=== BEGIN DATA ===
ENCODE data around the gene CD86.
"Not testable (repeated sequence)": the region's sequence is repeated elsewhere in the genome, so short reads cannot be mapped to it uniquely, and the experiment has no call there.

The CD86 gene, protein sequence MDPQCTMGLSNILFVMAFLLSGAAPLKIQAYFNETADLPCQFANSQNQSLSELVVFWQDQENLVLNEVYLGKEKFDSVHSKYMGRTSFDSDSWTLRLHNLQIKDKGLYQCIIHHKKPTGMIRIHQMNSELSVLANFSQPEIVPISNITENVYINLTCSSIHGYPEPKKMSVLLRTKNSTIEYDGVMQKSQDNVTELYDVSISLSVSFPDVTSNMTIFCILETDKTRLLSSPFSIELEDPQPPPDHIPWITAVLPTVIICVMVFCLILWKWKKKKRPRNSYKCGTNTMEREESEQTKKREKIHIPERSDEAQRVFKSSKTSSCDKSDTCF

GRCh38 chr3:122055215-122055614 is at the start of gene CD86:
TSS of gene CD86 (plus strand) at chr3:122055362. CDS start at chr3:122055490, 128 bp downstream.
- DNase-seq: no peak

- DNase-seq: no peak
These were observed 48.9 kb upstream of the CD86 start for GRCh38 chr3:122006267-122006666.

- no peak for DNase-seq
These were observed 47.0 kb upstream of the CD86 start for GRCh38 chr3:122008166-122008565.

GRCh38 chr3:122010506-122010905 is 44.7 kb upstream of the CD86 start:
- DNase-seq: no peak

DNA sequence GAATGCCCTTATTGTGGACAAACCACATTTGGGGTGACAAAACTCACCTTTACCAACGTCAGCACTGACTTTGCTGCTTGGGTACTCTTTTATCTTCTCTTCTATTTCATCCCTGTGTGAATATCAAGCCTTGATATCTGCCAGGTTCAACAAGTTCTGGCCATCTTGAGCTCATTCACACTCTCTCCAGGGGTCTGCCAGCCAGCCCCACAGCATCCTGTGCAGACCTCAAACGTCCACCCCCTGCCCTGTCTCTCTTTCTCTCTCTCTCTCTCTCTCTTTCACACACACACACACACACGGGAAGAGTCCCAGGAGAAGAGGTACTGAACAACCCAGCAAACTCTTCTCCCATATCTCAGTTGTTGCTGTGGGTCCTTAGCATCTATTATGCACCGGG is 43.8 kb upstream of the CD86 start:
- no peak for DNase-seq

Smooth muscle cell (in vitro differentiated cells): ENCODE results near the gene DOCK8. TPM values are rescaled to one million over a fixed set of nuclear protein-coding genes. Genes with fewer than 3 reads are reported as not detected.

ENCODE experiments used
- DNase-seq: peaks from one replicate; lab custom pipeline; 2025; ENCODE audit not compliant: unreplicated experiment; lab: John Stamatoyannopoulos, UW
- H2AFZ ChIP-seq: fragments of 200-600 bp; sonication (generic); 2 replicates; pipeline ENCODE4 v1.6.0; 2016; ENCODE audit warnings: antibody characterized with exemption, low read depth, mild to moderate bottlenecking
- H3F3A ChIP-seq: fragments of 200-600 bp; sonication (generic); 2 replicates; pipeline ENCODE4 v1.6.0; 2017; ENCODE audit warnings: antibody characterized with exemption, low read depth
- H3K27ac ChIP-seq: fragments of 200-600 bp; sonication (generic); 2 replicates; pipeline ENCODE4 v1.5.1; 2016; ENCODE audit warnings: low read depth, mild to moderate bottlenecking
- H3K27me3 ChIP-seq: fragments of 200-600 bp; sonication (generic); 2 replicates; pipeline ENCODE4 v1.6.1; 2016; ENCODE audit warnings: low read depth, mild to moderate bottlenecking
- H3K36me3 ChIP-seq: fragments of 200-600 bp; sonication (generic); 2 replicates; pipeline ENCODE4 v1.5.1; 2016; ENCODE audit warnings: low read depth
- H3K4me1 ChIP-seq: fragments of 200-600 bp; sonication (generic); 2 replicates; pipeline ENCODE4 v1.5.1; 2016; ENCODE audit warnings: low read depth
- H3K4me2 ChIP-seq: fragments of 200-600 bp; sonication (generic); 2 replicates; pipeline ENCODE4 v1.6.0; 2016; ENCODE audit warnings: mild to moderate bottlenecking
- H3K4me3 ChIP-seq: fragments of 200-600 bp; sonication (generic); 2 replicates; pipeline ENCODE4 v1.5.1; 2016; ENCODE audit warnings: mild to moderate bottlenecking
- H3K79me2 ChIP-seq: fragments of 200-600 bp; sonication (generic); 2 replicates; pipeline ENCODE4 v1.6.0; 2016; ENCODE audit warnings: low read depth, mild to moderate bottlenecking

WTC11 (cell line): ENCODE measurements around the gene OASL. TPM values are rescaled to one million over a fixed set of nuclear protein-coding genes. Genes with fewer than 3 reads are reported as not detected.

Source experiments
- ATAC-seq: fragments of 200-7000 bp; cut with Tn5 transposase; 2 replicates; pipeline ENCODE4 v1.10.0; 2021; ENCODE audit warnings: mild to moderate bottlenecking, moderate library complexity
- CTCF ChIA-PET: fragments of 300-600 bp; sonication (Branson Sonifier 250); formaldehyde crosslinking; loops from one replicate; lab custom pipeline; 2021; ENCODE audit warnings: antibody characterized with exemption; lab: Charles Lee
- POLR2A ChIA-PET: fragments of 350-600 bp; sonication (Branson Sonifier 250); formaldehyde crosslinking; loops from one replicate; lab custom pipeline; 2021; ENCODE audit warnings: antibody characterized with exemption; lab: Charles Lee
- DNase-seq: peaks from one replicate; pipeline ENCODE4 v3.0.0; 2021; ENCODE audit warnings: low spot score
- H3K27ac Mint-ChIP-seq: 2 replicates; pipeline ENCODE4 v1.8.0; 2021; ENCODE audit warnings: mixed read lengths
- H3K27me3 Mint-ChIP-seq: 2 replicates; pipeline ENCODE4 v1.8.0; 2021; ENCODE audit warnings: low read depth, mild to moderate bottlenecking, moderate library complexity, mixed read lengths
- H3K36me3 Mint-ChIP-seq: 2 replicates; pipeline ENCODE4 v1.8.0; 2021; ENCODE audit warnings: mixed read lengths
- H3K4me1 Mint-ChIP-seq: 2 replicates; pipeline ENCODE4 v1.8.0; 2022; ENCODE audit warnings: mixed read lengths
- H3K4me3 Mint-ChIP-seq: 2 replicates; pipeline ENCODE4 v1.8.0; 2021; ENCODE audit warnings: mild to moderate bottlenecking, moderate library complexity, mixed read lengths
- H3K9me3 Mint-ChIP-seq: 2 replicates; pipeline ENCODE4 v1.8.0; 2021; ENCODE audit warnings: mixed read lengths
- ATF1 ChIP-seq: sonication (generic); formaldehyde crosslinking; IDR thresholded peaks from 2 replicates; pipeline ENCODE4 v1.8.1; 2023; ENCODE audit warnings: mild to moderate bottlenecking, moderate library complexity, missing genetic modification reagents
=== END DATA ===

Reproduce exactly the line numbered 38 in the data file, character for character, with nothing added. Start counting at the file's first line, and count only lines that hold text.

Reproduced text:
- H3K9me3 Mint-ChIP-seq: 2 replicates; pipeline ENCODE4 v1.8.0; 2021; ENCODE audit warnings: mixed read lengths